What do you think is the future of reading/writing in India?
It is definitely growing in leaps and bounds. With the advent of electronic media a sort of mini revolution has taken place with publishing houses becoming more accessible to aspiring writers. People also have started nurturing their reading habits which is evident from the incessant demand for new trends in writing. Future of creative expression is very bright in India.
What are your other passions apart from writing?
Painting definitely. It gives me immense pleasure to express myself through mosaic of colours on canvas.
What is your message for the readers of our blogazine?
To quote Joseph Campbell- ‘Find a place inside where there’s joy, and the joy will burn out the pain’. I believe, we should decide what we want in life and not let others decide it for us. We need to cherish what we have but we also have to aim for fulfilling our heart desire’s which will provide us with a sense of satisfaction and infinite happiness. Since we have one life to live we should strive to live it memorably.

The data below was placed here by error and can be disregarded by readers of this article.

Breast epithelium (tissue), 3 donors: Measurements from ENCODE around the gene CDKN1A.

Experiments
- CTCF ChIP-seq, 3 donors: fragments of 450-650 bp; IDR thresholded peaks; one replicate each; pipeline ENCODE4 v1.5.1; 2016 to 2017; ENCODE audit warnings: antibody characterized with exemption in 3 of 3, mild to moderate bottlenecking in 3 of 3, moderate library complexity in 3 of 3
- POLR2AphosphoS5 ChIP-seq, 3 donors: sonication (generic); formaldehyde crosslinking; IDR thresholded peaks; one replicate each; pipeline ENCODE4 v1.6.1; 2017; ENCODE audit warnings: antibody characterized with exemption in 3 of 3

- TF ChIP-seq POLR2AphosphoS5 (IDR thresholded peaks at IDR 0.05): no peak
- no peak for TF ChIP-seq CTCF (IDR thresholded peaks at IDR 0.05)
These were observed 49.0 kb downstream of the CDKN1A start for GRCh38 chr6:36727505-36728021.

- Published a research paper titled ‘An Explorative Analysis of Business Model Development Through Technology and Scientific Research’ in Optimization –Journal of Research in Management , Vol. 6, Issue 2, December 2013, ISSN: 0974-0988, pp. 44-48.
- Published a research paper titled ‘Shobha De-The Voice of Modern Woman’ in an anthology titled Women Writers in English published by Dattsons Publishers, ISBN 978-81-7192-079-2, pp 123-129.
- Published a research paper titled ‘The Quest for the Female Self’ in a multi-lingual journal Critical Insight of the Centre for Literary Interaction and Creativity (CLIC), Vol. I, No. 1, January 2013, ISSN: 2319-9261, pp. 35-46.